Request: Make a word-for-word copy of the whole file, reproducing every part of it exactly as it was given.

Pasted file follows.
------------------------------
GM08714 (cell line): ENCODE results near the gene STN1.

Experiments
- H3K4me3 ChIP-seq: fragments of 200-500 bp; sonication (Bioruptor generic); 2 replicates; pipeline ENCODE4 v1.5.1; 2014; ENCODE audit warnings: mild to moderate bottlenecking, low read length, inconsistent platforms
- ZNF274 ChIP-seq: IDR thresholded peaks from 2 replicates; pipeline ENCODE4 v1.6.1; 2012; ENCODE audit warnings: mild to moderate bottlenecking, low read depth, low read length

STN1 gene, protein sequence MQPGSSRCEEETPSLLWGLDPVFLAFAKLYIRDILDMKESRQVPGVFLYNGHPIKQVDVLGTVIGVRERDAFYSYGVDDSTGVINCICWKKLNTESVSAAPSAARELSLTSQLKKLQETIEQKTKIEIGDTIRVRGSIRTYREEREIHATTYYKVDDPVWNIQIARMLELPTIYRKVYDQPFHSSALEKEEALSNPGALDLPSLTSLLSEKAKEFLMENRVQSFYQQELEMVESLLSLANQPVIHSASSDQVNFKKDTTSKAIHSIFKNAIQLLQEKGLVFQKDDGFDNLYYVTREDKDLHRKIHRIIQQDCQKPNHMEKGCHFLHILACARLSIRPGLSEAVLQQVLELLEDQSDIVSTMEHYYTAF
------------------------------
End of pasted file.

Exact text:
GM08714 (cell line): ENCODE results near the gene STN1.

Experiments
- H3K4me3 ChIP-seq: fragments of 200-500 bp; sonication (Bioruptor generic); 2 replicates; pipeline ENCODE4 v1.5.1; 2014; ENCODE audit warnings: mild to moderate bottlenecking, low read length, inconsistent platforms
- ZNF274 ChIP-seq: IDR thresholded peaks from 2 replicates; pipeline ENCODE4 v1.6.1; 2012; ENCODE audit warnings: mild to moderate bottlenecking, low read depth, low read length

STN1 gene, protein sequence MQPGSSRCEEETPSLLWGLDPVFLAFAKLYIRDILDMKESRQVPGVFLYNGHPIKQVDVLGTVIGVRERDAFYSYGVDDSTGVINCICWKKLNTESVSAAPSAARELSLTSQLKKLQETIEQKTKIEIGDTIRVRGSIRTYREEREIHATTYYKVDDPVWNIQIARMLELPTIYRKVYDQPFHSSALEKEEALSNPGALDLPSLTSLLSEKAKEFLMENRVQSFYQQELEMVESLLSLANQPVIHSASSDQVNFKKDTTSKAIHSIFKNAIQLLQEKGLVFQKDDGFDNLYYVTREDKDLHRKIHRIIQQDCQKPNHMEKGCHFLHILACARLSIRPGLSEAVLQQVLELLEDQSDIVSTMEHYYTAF